Female daughter before heading off with her beau

But then the female daughter returned, looking anxious and desperate, with constant darting glances of fear — her behavior was very different from what it had been previously. The two new male coyotes were with her, but it certainly didn’t look anymore like she was part of a “pair”. And then one day after a number of weeks, this female appeared no more.

The two males remain here and so, now, does their shy sister. These three are related — either two younger and one older sibling, or even a father and his two offspring: the two younger ones always move out of the way for the older one who seems to be a bit of a tyrant — from a territory only about half a mile away. I had been struck by the strong family resemblance between them and coyotes I had seen on the next territory over. Yes, family resemblances are amazing in some coyote families and have been the first “link” in leading me to further identify where certain coyotes came from and family connections! Reviewing my photos from that territory, I found these coyotes to be one and the same as those. I haven’t been back to their old territory to find out what’s going on there. These three would have abandoned their territory for the same reasons I listed above.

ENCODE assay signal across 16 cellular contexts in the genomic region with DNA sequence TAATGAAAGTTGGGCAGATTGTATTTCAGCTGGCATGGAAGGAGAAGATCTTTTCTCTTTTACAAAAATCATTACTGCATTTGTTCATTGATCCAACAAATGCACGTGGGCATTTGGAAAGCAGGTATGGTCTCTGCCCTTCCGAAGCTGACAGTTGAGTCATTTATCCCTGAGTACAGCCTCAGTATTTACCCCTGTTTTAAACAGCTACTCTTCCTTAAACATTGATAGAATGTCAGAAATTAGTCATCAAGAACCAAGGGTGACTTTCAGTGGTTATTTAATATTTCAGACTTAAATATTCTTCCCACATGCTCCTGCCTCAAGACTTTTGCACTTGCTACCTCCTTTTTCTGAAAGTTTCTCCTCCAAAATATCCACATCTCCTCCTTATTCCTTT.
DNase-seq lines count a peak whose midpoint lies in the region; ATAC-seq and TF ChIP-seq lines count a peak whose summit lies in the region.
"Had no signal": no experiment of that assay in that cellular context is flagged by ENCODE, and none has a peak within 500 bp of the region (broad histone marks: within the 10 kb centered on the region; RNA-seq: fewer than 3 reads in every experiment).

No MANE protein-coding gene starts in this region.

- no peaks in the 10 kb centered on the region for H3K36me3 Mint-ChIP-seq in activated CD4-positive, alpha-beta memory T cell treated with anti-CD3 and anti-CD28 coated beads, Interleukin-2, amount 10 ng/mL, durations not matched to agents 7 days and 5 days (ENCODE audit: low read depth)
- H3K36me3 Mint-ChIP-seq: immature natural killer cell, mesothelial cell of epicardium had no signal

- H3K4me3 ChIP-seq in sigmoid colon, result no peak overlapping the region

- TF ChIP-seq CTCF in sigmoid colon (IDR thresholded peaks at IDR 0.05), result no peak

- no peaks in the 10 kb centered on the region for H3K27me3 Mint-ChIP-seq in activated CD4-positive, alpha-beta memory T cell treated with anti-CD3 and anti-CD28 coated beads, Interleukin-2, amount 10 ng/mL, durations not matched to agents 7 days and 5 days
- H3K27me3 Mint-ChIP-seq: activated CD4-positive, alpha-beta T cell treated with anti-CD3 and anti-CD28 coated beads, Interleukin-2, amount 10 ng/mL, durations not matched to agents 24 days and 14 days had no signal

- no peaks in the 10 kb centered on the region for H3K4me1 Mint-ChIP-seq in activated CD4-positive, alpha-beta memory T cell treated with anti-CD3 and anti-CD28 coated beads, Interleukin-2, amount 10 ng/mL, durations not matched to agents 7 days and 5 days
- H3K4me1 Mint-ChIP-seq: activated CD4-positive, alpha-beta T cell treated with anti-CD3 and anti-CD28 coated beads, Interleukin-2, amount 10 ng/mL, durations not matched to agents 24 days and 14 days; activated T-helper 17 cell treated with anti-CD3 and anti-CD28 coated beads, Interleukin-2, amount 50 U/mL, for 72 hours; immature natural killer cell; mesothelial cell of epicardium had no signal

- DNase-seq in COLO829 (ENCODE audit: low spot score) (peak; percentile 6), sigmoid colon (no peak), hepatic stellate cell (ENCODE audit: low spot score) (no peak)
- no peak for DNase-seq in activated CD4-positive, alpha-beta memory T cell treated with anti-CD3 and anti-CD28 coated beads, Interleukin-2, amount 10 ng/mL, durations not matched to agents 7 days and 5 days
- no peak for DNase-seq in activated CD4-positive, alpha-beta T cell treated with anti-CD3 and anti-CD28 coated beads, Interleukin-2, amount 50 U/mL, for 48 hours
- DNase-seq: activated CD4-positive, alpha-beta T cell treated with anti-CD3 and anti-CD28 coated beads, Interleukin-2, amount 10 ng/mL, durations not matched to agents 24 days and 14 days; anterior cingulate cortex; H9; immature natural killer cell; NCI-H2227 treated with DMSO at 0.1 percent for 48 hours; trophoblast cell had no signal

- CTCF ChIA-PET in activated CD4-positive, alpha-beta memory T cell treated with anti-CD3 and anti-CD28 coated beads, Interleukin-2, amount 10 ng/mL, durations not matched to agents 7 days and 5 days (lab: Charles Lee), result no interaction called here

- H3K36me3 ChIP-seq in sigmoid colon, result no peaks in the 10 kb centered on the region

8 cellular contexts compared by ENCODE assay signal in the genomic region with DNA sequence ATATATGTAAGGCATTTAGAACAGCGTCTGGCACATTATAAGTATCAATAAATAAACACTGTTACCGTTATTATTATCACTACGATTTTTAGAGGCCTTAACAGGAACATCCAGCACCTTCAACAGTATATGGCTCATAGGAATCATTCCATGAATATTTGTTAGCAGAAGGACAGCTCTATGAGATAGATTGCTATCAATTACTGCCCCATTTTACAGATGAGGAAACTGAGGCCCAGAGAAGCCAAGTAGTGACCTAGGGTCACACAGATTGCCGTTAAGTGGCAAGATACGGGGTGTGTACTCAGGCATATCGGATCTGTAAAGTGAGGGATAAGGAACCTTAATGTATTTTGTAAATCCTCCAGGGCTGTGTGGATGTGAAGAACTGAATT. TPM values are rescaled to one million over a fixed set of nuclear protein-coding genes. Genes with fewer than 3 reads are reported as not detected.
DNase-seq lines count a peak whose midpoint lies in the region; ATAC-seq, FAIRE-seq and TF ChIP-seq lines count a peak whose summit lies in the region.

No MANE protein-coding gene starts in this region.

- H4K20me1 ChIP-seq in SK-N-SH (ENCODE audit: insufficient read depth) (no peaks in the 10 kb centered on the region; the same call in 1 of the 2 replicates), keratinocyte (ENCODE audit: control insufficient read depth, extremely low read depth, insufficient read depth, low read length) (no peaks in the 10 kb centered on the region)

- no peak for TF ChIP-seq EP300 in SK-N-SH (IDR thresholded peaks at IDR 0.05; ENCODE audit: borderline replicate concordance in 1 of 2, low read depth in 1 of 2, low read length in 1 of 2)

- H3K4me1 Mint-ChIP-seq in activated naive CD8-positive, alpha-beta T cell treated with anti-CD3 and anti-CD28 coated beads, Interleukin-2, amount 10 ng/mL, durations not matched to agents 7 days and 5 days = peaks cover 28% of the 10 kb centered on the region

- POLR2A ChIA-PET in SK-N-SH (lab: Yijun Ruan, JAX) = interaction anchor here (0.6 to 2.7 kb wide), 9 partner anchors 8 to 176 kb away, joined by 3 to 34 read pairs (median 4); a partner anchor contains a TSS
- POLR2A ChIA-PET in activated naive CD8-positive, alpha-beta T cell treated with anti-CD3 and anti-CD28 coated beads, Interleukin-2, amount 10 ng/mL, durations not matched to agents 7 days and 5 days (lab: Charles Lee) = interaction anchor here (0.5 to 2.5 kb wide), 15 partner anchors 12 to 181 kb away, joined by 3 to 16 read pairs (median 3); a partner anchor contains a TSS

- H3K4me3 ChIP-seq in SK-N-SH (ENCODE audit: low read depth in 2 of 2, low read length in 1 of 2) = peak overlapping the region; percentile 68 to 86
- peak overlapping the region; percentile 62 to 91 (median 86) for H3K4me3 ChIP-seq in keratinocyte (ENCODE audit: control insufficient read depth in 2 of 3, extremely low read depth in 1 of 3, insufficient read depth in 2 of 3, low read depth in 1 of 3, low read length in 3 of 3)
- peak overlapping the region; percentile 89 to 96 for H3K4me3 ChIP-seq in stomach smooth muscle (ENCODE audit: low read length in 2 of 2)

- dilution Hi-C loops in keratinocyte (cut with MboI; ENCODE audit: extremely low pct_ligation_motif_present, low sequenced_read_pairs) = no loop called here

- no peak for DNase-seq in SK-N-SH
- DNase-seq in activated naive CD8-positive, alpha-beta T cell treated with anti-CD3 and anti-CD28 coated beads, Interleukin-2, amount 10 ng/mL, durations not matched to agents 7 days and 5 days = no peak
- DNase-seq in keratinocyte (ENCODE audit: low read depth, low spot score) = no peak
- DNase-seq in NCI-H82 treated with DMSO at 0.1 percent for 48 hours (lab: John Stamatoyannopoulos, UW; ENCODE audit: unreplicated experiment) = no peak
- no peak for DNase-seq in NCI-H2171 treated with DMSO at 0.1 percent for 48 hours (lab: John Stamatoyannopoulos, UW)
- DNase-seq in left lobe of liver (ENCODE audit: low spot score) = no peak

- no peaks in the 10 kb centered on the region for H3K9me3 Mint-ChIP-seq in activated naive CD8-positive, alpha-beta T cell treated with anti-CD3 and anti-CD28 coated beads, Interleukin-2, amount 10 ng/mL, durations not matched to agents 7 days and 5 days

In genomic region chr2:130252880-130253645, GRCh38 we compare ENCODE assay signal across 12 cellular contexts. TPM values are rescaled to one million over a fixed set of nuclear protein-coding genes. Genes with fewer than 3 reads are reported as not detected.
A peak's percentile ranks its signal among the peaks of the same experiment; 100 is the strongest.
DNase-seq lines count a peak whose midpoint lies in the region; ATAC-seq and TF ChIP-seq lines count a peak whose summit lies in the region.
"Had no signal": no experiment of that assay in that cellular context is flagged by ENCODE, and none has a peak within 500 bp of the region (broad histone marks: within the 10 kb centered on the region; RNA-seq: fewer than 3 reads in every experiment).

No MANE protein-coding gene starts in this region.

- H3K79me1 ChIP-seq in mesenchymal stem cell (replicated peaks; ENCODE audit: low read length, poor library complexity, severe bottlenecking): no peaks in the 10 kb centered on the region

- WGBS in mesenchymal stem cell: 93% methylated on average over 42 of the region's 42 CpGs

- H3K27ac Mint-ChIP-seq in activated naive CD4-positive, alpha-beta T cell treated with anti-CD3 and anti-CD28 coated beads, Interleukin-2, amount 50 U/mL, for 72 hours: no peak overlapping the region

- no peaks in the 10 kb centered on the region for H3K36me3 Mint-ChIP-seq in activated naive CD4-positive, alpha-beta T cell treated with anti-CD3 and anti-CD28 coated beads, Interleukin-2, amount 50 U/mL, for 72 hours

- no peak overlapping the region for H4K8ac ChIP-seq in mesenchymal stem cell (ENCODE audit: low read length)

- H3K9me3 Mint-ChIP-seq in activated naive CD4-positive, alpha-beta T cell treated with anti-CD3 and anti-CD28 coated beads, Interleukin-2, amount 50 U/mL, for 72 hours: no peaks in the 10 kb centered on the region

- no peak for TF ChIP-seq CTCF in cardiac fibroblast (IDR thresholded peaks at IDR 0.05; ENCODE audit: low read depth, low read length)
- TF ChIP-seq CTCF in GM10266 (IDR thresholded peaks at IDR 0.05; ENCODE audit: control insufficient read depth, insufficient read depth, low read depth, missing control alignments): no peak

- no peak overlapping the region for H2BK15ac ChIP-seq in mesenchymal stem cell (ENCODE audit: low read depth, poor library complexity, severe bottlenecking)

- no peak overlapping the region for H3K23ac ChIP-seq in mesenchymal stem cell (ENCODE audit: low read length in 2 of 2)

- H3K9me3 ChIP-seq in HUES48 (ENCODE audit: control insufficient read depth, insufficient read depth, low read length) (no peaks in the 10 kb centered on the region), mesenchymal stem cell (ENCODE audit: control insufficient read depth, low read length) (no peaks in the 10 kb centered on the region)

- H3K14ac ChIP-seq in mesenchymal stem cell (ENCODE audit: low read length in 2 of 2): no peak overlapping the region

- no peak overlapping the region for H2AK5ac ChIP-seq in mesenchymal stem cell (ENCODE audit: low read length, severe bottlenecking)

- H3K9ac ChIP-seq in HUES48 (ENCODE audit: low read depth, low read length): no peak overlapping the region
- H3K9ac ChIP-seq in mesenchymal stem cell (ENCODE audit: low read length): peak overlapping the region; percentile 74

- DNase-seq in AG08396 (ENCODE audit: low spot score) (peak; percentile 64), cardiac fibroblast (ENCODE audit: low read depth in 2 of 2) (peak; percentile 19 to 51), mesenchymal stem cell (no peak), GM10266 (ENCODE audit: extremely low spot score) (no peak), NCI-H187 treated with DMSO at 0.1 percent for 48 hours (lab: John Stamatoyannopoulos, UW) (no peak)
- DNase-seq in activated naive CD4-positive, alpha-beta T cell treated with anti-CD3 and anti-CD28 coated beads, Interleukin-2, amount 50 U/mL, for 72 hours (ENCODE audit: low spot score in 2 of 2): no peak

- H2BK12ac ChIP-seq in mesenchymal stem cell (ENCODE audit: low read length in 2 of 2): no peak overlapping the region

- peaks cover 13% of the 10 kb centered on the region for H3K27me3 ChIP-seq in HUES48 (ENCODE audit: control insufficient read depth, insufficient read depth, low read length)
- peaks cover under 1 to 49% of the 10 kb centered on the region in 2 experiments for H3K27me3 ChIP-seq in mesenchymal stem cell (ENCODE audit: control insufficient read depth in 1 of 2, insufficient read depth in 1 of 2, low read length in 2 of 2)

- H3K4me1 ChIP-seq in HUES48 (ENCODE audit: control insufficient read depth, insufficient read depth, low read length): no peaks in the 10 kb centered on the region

That they all came over together from one place is interesting. So they are still all “family” members, it’s just that there is no mated pair among them. Let’s see how their story develops over time!

© All information and photos in my postings come from my original and first-hand documentation work which is copyrighted and may only be re-used with proper credit.